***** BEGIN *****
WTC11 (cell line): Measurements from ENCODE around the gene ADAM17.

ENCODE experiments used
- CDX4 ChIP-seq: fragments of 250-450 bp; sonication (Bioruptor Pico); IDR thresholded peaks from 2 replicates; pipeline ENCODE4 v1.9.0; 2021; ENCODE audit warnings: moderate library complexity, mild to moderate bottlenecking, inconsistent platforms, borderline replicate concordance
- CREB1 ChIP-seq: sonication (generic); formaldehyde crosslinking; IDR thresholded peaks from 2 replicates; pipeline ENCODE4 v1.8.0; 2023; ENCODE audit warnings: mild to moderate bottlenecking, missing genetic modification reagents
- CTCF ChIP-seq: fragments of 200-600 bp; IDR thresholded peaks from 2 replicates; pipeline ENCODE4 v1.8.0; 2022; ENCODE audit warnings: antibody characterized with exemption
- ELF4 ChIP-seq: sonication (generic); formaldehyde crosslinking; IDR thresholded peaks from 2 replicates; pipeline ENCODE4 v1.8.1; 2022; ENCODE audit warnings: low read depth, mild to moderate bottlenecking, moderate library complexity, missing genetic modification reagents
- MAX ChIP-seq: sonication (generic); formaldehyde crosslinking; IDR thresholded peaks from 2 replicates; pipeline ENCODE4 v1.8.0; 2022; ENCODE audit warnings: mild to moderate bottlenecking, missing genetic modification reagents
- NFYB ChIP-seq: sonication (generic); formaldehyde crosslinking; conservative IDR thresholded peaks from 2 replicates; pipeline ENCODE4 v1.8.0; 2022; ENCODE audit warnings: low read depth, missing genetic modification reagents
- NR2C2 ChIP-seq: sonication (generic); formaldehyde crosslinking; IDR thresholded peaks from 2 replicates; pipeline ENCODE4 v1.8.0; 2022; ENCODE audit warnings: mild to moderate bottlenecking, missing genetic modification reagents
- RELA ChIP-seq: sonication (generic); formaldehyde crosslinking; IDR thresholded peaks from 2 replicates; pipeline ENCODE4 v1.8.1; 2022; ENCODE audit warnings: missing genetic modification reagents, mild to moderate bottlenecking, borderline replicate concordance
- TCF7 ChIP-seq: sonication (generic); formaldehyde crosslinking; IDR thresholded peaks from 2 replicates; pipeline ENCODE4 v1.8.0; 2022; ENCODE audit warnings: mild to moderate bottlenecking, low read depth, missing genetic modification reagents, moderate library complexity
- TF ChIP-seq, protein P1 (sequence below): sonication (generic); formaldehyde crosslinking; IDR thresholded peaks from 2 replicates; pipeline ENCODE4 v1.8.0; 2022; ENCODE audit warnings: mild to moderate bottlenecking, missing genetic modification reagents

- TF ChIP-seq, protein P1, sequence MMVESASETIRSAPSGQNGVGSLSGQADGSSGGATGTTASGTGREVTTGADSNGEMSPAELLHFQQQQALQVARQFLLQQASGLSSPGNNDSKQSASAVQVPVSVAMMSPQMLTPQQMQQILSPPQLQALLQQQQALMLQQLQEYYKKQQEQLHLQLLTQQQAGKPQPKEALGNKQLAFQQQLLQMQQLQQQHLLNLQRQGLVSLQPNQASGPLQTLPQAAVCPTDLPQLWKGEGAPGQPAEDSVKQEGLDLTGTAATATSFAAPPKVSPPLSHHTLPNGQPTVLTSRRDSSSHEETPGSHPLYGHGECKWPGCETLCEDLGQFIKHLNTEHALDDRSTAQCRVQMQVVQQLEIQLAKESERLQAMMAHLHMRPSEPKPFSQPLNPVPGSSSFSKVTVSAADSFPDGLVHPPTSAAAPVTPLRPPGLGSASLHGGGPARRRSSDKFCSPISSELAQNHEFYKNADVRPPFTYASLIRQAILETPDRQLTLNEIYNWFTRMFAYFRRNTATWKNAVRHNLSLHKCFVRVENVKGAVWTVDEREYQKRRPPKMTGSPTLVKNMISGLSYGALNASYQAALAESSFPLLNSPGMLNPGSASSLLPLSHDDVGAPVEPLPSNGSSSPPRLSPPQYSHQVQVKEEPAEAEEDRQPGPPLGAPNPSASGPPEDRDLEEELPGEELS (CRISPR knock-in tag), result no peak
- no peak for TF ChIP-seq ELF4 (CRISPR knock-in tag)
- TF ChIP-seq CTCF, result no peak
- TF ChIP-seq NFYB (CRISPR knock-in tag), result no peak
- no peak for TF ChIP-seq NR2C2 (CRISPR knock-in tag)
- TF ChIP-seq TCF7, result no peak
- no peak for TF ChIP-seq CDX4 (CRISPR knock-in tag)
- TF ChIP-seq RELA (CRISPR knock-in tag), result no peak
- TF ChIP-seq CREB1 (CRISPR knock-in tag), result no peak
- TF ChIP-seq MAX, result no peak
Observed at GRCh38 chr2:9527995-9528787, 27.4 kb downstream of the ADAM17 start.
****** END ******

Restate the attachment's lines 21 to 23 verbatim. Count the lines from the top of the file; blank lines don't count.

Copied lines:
- TF ChIP-seq CREB1 (CRISPR knock-in tag), result no peak
- TF ChIP-seq MAX, result no peak
Observed at GRCh38 chr2:9527995-9528787, 27.4 kb downstream of the ADAM17 start.